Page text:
What Power of Attorney Is
Have you heard about ‘Power of Attorney’? Why do people have it? You may not know it now, but it could be what you need today. To begin with, the power of attorney is a legally effective document that states your agreement to give somebody else (a relative, a friend, or an employee) an authority to make special decisions or to do several things on your behalf. It is recognized in common law and civil law systems. It could be a legal or a business matter.
If you get a power of attorney for your own use, you could call yourself a ‘principal,’ a ‘granter,’ or a ‘donor’ (of power). The other person to whom you are intentionally providing powers or authority is called the ‘agent’ or the ‘attorney-in-fact.’ Take note that just because the term ‘attorney’ is used does not necessarily mean that you need to give an authority only to a lawyer. Your agent or attorney-in-fact could be of any profession, not necessarily a lawyer.
There are many things you should understand about power of attorney. First, execution of the power you bestowed does not mean you no longer have to make the decisions. Take note that the power of attorney just mandates your agent to act for you. For instance, if you are suddenly hospitalized even for a short period and you need to continue your important banking transactions, you need to get a power of attorney and appoint anyone you trust to do errands for you.
The agent should just follow your instructions or directions especially if you are still very much capable of making your own decisions. Thus, it is like you are just sharing your authority or power with another person. In the same way, you could instantly revoke the authority you gave your agent anytime you like especially if you think you are dissatisfied and are dubious about his or her performance of the duty you gave him/her.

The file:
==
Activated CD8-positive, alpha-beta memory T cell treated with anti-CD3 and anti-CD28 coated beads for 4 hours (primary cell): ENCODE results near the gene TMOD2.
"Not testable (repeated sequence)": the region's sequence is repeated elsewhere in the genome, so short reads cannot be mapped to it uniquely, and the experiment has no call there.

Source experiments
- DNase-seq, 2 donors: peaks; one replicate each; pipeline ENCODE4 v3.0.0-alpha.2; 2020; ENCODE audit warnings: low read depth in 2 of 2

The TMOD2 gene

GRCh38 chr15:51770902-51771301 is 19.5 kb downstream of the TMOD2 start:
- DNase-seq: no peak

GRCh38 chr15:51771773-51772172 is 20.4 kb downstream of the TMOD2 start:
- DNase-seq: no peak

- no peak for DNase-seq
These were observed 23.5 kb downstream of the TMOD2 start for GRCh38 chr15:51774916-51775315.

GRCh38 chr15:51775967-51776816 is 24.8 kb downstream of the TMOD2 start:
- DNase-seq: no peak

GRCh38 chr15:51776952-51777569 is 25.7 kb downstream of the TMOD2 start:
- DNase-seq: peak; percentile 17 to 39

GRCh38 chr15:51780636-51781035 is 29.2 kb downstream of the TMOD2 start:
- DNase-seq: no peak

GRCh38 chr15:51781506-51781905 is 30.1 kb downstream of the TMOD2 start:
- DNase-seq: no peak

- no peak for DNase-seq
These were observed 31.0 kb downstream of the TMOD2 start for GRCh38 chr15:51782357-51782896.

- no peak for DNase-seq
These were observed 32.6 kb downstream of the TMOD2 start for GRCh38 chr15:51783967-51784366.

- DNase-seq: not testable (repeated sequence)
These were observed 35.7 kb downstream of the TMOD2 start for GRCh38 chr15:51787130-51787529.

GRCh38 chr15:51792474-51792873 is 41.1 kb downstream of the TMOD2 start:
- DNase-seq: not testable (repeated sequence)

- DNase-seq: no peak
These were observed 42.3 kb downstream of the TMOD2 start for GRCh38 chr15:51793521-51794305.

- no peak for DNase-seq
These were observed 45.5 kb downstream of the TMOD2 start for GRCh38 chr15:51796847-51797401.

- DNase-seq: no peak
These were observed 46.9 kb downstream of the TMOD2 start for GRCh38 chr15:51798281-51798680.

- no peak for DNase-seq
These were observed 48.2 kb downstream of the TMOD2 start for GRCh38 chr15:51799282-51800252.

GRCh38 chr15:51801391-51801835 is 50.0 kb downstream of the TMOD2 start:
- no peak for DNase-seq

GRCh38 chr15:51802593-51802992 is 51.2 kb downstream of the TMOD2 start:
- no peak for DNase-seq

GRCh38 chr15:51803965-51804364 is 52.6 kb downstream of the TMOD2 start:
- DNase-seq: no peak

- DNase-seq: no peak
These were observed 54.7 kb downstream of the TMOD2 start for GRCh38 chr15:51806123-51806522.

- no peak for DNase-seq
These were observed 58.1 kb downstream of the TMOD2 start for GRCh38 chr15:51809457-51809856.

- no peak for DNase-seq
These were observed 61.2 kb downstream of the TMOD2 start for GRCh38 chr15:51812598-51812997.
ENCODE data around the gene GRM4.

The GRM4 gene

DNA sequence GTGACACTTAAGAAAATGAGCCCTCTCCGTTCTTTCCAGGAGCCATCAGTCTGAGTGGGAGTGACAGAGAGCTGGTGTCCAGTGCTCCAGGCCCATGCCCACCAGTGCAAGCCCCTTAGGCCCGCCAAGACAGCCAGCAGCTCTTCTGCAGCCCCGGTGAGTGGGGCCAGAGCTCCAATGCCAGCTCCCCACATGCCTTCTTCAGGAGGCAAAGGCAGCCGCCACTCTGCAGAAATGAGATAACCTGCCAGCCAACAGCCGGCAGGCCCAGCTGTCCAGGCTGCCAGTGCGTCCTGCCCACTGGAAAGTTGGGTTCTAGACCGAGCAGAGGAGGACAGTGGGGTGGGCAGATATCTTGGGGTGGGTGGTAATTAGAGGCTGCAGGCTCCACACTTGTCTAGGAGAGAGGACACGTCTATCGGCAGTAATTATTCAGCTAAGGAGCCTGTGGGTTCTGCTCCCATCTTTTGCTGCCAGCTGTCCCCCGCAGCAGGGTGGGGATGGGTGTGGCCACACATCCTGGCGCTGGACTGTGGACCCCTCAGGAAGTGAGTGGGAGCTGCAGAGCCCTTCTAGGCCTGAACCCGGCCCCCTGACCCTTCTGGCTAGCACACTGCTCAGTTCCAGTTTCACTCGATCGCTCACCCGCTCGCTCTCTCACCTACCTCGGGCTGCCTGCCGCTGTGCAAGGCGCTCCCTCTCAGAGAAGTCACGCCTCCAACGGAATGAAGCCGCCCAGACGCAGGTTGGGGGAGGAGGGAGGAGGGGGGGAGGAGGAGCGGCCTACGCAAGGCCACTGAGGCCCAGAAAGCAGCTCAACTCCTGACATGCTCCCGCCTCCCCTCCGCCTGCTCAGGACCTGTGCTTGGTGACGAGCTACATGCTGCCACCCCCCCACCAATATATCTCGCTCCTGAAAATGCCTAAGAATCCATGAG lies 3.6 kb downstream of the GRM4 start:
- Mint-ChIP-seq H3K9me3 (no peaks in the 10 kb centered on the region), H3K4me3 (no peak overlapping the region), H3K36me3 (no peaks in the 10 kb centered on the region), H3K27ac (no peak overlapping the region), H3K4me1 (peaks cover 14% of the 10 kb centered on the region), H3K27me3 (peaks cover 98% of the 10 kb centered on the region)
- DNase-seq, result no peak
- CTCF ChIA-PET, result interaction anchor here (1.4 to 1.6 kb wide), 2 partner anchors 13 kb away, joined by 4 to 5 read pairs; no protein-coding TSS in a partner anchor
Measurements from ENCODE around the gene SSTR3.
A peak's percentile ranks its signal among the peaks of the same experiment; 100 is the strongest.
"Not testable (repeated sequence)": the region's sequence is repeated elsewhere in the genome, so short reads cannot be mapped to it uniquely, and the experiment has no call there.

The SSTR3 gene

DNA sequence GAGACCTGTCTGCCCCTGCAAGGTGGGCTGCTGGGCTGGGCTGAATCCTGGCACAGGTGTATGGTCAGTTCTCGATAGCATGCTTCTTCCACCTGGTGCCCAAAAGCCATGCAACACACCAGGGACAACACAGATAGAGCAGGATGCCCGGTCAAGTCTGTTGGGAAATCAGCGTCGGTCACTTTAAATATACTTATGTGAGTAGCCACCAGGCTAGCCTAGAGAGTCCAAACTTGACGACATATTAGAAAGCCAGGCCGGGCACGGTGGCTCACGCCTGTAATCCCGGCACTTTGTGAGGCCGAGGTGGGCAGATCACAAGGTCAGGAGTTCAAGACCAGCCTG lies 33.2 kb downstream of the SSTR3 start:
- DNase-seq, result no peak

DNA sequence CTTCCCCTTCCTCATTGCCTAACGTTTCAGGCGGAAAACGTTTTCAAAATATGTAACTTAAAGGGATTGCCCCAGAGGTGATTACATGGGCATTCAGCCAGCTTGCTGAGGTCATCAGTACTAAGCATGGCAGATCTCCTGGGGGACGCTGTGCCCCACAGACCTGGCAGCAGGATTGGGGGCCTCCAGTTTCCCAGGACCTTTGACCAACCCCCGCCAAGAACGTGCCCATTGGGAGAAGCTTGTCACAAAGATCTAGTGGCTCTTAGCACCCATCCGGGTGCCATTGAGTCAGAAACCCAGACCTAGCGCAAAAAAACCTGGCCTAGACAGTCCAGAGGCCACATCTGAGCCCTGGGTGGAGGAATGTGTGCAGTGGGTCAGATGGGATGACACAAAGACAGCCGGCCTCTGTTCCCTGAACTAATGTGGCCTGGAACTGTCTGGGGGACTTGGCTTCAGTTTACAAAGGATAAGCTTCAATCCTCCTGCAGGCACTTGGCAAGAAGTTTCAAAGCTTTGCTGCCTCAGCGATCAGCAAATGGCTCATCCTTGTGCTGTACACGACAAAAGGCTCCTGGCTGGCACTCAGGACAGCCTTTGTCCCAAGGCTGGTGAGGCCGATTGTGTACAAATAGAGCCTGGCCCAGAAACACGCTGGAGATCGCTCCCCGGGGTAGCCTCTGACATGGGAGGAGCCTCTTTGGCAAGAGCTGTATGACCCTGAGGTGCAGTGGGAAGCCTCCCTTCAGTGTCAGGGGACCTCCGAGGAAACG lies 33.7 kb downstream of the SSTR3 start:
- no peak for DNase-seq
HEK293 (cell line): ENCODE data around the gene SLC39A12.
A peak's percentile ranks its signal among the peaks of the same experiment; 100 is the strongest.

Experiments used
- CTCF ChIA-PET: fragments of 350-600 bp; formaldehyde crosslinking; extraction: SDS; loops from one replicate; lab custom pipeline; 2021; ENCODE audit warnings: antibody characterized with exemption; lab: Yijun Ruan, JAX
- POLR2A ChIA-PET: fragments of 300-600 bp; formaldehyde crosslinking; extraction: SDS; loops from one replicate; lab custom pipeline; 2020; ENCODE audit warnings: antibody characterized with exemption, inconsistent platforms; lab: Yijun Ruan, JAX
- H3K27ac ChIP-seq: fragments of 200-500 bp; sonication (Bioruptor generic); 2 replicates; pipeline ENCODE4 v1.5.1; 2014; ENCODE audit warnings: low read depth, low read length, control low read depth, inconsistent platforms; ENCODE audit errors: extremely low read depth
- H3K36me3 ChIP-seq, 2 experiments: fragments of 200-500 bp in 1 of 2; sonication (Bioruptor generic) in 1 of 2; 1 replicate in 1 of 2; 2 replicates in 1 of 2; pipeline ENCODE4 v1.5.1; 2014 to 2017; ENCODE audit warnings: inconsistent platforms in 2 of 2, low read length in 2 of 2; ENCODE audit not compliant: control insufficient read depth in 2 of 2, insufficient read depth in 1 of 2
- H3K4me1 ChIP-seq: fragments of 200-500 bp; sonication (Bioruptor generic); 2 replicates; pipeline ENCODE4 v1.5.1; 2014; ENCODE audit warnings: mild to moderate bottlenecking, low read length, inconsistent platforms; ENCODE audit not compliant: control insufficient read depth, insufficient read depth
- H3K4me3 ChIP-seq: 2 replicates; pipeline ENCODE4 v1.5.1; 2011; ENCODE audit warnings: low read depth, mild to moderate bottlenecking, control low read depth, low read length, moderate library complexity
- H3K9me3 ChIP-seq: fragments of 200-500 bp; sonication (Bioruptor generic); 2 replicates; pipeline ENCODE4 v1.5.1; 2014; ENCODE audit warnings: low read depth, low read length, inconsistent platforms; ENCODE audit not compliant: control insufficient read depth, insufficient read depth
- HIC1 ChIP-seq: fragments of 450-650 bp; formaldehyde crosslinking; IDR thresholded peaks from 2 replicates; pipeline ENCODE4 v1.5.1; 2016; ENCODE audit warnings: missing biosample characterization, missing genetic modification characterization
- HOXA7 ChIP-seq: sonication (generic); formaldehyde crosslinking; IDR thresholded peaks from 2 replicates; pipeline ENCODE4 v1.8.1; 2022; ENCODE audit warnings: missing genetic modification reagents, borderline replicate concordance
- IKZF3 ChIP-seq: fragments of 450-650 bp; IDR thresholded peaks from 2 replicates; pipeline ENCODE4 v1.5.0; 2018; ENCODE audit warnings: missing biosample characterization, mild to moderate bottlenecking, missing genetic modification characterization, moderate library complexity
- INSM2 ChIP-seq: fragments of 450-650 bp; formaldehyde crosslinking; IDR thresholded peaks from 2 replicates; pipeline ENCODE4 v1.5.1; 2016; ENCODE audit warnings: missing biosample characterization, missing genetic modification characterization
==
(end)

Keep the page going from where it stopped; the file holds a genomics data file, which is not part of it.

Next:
There are instances when the power of attorney takes other functions. The authority usually provided by the legal services specifically for the elderly could be categorized as a durable power of attorney. It is somehow different from the usual and normal power of attorney used. ‘Durable’ simple means the agent is mandated to continue making decisions for the principal especially if the latter becomes incapacitated. However, the law states that the agent should be obliged to act only in the best interest of the principal. Thus, the money and properties involved must only be used for the benefit of the principal.
If you need to establish a durable power of attorney, take note that you are providing your agent the following authority: withdrawing your money from bank accounts and spending it; selling your property; and pursuing legal actions and insurance claims. If you are uncomfortable with the setup, you may decide not to get a durable power of attorney or any form of power of attorney at all. However, when you suddenly become mentally incapacitated, the court could appoint a conservator or guardian for you.
Other Power of Attorney and Your Life Articles
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